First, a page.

, OUAGADOUGOU, November 8 – Burkina Faso’s political parties, army and civil society groups were on Saturday to consider a plan for a transitional government after last week’s ousting of veteran president Blaise Compaore, sources said.
A commission comprising members of the main players in Burkina Faso on Friday finalised a document outlining the transition process in the west African country after Compaore’s 27 year rule, a source at the talks said.
“The members have finished their work” and “the document has been finalised,” said the source on condition of anonymity.
The document is to be submitted on Saturday for consideration to a conference of the main players in the country, including political parties, civil society groups and the army.
Earlier an official with a civil society group stressed the need to “arrive at a general agreement” and move ahead as quickly as possible with the transition to avoid “the junta getting a taste for power.”
Burkina Faso’s army, which took power following a vacuum created when Compaore fled amid unrest, was on Friday invited to join the talks in the latest twist in a tortuous process towards a transitional administration.
The other players were two people chosen by the opposition, two representatives of civil society and two others representing religious and traditional leaders.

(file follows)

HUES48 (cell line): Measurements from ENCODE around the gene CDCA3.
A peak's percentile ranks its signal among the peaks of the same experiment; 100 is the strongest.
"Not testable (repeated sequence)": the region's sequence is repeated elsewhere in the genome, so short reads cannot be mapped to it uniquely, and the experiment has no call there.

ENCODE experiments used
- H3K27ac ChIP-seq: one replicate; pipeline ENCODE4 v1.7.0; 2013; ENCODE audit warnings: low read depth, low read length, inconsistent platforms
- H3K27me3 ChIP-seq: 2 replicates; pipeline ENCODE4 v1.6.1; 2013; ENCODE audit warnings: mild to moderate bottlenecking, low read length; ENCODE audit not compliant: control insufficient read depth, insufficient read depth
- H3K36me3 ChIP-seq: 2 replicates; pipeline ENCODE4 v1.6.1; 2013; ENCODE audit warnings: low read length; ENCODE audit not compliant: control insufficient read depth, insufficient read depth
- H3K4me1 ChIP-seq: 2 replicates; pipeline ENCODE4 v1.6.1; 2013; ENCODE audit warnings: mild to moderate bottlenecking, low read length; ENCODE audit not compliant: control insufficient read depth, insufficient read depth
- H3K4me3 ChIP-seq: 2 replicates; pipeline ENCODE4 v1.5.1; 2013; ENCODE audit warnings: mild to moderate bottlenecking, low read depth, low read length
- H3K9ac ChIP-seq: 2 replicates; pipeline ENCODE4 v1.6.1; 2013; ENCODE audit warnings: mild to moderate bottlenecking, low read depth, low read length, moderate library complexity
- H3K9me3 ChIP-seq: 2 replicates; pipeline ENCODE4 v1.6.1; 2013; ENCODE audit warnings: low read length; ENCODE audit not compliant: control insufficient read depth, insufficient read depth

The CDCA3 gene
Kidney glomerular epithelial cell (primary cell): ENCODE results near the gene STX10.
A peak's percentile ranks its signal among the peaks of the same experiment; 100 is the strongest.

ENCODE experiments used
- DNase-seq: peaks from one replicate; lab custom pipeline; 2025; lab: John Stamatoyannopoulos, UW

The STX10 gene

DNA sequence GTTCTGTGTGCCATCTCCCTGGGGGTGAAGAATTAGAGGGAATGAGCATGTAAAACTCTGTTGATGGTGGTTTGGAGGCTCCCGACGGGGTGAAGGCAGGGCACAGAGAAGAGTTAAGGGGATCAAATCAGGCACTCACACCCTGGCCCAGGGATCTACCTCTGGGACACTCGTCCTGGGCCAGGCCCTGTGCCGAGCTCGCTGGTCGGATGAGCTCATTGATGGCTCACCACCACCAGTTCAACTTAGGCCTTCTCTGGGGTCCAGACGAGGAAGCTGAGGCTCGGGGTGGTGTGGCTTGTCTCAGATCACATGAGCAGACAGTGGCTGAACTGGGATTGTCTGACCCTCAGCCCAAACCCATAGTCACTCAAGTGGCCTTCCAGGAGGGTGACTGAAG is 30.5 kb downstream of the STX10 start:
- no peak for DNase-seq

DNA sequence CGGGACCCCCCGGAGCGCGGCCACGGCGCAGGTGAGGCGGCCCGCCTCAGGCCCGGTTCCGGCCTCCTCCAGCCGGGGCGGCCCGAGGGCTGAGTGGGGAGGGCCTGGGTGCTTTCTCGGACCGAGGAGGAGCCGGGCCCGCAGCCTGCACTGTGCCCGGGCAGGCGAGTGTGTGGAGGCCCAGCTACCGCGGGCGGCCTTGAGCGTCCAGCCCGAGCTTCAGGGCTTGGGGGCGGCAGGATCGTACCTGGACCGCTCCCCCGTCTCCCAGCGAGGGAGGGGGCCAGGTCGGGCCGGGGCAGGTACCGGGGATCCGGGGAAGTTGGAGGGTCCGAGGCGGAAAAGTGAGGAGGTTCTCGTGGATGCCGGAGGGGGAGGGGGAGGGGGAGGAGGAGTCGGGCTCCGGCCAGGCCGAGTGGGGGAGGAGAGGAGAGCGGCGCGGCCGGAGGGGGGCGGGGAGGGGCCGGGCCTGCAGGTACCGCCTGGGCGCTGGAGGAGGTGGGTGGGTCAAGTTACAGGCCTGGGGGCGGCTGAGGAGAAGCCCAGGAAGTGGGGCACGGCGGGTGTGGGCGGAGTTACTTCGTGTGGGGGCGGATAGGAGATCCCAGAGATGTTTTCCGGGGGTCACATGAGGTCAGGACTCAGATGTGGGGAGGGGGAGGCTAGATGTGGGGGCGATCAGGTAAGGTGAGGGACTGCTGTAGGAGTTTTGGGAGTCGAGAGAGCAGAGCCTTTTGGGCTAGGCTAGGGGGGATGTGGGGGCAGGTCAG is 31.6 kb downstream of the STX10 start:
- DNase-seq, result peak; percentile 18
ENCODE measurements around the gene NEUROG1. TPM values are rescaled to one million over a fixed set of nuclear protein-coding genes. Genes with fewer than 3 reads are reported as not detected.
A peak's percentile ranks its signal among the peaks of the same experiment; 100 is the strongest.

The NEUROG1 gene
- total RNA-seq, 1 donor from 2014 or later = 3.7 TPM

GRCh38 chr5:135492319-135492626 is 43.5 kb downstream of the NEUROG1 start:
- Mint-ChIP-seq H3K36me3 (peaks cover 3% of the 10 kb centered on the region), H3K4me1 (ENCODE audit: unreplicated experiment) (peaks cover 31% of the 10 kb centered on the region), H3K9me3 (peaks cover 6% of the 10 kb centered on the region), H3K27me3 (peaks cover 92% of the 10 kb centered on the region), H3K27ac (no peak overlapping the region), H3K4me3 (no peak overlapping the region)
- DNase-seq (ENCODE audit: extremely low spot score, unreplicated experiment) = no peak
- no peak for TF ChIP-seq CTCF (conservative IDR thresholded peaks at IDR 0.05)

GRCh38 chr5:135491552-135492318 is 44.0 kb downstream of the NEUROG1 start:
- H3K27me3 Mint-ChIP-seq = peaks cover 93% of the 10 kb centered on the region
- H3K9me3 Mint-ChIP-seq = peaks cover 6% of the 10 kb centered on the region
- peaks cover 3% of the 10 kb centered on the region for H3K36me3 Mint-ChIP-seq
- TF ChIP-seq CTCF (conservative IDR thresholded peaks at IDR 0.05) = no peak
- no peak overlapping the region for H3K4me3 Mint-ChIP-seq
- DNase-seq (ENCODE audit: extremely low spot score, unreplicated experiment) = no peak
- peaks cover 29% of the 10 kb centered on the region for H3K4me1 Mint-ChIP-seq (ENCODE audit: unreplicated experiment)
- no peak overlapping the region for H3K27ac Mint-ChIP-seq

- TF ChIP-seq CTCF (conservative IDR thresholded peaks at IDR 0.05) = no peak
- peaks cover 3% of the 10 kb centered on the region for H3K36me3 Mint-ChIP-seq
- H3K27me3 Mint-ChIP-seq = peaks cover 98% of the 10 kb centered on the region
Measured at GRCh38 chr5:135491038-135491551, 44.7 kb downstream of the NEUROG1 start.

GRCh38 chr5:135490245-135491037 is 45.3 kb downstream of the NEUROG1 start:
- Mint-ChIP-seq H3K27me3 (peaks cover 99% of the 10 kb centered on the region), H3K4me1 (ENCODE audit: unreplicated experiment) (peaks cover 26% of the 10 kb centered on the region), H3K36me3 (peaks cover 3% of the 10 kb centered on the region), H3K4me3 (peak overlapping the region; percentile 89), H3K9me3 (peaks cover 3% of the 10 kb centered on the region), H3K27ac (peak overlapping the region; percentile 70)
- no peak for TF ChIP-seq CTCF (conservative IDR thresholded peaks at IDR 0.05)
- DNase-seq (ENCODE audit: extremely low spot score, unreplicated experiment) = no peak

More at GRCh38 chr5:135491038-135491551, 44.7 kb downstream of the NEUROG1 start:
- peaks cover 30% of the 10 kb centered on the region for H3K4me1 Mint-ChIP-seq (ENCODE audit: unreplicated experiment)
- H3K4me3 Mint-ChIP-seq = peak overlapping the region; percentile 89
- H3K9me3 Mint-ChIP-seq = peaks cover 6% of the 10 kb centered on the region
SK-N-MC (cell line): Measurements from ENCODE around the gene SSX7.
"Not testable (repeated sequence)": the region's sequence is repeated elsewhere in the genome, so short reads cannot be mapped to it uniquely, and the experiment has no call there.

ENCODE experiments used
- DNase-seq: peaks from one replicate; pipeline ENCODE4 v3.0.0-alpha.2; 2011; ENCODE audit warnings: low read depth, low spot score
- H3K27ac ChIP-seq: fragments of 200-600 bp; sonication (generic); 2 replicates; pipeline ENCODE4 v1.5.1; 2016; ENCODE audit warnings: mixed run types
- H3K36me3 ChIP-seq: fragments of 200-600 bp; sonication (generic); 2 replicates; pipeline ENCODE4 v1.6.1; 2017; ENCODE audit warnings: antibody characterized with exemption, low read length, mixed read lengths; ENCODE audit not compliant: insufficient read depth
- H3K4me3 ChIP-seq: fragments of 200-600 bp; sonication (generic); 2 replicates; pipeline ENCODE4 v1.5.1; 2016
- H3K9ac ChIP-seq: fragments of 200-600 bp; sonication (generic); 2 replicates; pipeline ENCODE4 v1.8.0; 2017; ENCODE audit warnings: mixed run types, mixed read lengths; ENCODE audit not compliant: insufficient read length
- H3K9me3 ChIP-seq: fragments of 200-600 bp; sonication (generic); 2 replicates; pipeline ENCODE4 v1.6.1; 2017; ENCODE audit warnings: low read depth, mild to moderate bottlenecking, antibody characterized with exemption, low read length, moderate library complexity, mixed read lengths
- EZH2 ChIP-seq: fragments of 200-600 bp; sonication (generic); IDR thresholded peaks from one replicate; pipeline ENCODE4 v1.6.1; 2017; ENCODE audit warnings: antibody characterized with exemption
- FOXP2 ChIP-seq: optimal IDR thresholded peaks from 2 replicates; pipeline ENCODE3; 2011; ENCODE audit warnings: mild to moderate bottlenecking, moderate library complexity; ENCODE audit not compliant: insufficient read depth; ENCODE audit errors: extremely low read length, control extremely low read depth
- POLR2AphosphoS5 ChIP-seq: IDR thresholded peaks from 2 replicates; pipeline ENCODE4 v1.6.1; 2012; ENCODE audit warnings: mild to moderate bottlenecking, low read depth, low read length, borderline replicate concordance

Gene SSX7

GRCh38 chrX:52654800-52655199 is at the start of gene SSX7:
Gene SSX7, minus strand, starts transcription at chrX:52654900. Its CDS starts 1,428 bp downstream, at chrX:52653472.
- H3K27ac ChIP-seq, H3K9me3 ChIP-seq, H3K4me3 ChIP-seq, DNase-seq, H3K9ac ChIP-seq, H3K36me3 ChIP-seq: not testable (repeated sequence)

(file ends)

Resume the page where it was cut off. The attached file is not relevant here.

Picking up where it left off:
The army’s power grab has attracted international condemnation and threats of sanctions from the African Union if it does not hand over power within two weeks.
Lieutenant Colonel Isaac Zida, second in command of the presidential guard, took over after Compaore fled the west African country following a mass uprising against his plans to revise the constitution and extend his rule. Zida has pledged to return power to civilians within a year.
– National transition council –
According to a copy of the army’s proposed transition charter seen by AFP, there would be a national transition council headed by a military figure and made up of 60 members from the army, civil society, the opposition and Compaore’s party.
A civilian leader of an interim government would be chosen by traditional chiefs, the Catholic Church, Muslims, Evangelicals, the army and civil society.
None of those involved in the transition would take part in the ensuing presidential and legislative elections.
Proposals for the transition are due to be presented on Monday to mediators from the United Nations, the African Union and the ECOWAS west African regional bloc.
The UN Security Council has called for “a peaceful, civilian-led and democratic transition process leading to the holding of free, fair, inclusive and credible elections as soon as possible.”
International donors, whose funding is crucial to the impoverished country, are also watching the situation closely.
Canada has said its aid of around $35 million (28 million euros) would be restored when a “legitimate and accountable civil authority has been re-established”.
Washington said it was still “gathering facts” but could yet withdraw its $14 million annual aid package.
Known in colonial times as Upper Volta, the landlocked country became independent from France in 1960 and its name was changed to Burkina Faso (“the land of upright men”) in 1984.
In a parallel development, west African leaders meeting in Ghana on the Burkina crisis on Friday warned against sanctions in view of the “ongoing regional efforts” to resolve the crisis.